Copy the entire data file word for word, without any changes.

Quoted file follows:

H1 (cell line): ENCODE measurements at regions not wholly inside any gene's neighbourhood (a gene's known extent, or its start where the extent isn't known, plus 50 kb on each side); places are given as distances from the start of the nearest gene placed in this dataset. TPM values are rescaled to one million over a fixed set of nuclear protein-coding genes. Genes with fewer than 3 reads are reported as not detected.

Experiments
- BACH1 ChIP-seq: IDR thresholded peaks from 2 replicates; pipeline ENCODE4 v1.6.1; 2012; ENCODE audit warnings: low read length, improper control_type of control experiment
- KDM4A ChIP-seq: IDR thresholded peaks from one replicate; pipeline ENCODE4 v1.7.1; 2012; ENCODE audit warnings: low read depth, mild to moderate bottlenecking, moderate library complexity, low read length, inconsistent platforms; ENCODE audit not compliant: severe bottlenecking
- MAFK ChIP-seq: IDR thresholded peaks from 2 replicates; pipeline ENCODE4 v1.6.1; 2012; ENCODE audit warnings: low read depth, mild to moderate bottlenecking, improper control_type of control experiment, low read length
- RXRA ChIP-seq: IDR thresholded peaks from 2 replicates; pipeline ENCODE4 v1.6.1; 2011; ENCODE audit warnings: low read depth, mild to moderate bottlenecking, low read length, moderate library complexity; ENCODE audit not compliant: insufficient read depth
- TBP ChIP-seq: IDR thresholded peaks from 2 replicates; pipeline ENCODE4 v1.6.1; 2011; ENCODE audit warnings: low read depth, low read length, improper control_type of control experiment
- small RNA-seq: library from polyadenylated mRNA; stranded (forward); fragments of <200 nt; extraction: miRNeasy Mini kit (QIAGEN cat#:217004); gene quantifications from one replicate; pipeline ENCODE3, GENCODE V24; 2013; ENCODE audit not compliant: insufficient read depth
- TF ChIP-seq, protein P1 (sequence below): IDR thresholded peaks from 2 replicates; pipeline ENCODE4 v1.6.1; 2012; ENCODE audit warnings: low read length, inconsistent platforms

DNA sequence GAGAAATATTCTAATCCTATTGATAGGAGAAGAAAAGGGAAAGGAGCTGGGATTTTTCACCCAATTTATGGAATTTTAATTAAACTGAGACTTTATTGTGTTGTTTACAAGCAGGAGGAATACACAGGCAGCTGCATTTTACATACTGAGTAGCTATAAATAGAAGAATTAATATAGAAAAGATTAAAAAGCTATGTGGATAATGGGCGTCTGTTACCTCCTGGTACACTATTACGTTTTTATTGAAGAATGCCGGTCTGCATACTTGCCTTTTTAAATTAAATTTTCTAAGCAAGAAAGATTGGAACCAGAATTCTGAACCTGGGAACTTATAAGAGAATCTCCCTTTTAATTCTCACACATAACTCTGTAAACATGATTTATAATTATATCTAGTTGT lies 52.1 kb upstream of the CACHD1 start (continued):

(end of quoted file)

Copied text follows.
H1 (cell line): ENCODE measurements at regions not wholly inside any gene's neighbourhood (a gene's known extent, or its start where the extent isn't known, plus 50 kb on each side); places are given as distances from the start of the nearest gene placed in this dataset. TPM values are rescaled to one million over a fixed set of nuclear protein-coding genes. Genes with fewer than 3 reads are reported as not detected.

Experiments
- BACH1 ChIP-seq: IDR thresholded peaks from 2 replicates; pipeline ENCODE4 v1.6.1; 2012; ENCODE audit warnings: low read length, improper control_type of control experiment
- KDM4A ChIP-seq: IDR thresholded peaks from one replicate; pipeline ENCODE4 v1.7.1; 2012; ENCODE audit warnings: low read depth, mild to moderate bottlenecking, moderate library complexity, low read length, inconsistent platforms; ENCODE audit not compliant: severe bottlenecking
- MAFK ChIP-seq: IDR thresholded peaks from 2 replicates; pipeline ENCODE4 v1.6.1; 2012; ENCODE audit warnings: low read depth, mild to moderate bottlenecking, improper control_type of control experiment, low read length
- RXRA ChIP-seq: IDR thresholded peaks from 2 replicates; pipeline ENCODE4 v1.6.1; 2011; ENCODE audit warnings: low read depth, mild to moderate bottlenecking, low read length, moderate library complexity; ENCODE audit not compliant: insufficient read depth
- TBP ChIP-seq: IDR thresholded peaks from 2 replicates; pipeline ENCODE4 v1.6.1; 2011; ENCODE audit warnings: low read depth, low read length, improper control_type of control experiment
- small RNA-seq: library from polyadenylated mRNA; stranded (forward); fragments of <200 nt; extraction: miRNeasy Mini kit (QIAGEN cat#:217004); gene quantifications from one replicate; pipeline ENCODE3, GENCODE V24; 2013; ENCODE audit not compliant: insufficient read depth
- TF ChIP-seq, protein P1 (sequence below): IDR thresholded peaks from 2 replicates; pipeline ENCODE4 v1.6.1; 2012; ENCODE audit warnings: low read length, inconsistent platforms

DNA sequence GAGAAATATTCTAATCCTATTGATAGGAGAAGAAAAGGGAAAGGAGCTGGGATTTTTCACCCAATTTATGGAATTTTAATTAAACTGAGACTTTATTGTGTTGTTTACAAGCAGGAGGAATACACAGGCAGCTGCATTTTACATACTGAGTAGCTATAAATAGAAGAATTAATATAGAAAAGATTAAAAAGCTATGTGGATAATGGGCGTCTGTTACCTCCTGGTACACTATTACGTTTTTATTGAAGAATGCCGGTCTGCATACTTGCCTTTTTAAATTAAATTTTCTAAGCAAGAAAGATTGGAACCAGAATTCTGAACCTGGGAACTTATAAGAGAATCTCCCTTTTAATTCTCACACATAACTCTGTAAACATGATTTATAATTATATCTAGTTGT lies 52.1 kb upstream of the CACHD1 start (continued):